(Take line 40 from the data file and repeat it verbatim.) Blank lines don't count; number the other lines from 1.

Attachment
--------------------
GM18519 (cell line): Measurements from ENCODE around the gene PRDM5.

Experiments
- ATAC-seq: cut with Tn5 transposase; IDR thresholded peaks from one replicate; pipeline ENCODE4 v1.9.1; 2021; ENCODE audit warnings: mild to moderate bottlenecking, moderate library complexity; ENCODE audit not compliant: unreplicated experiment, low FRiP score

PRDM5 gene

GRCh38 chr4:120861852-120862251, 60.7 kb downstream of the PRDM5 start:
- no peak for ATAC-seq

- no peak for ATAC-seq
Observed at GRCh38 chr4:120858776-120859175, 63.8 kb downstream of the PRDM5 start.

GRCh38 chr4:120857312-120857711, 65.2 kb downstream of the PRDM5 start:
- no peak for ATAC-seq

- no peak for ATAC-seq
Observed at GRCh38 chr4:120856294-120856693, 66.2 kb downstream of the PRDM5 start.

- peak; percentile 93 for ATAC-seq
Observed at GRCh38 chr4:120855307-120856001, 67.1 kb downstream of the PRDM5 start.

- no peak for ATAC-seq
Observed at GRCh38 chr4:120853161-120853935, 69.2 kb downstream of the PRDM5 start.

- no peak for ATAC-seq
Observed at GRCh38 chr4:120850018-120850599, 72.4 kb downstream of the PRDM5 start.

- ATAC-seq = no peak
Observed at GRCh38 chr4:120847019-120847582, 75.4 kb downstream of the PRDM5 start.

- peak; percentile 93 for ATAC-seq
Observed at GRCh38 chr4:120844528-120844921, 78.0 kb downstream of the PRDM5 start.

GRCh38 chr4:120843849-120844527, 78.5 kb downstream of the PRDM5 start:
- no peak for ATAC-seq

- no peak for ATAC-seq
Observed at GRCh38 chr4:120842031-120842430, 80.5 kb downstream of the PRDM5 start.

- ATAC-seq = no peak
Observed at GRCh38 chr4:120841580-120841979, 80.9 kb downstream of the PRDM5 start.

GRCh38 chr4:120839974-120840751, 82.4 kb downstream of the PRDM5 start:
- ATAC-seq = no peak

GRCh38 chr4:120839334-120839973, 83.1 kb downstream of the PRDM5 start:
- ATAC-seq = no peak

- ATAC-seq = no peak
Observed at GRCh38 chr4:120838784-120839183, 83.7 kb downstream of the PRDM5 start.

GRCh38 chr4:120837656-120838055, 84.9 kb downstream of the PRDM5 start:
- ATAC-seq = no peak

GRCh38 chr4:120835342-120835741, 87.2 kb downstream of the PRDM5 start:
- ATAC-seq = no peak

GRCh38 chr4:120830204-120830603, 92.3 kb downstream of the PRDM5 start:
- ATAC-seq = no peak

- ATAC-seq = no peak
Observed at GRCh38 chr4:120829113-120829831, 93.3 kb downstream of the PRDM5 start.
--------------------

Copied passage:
- ATAC-seq = no peak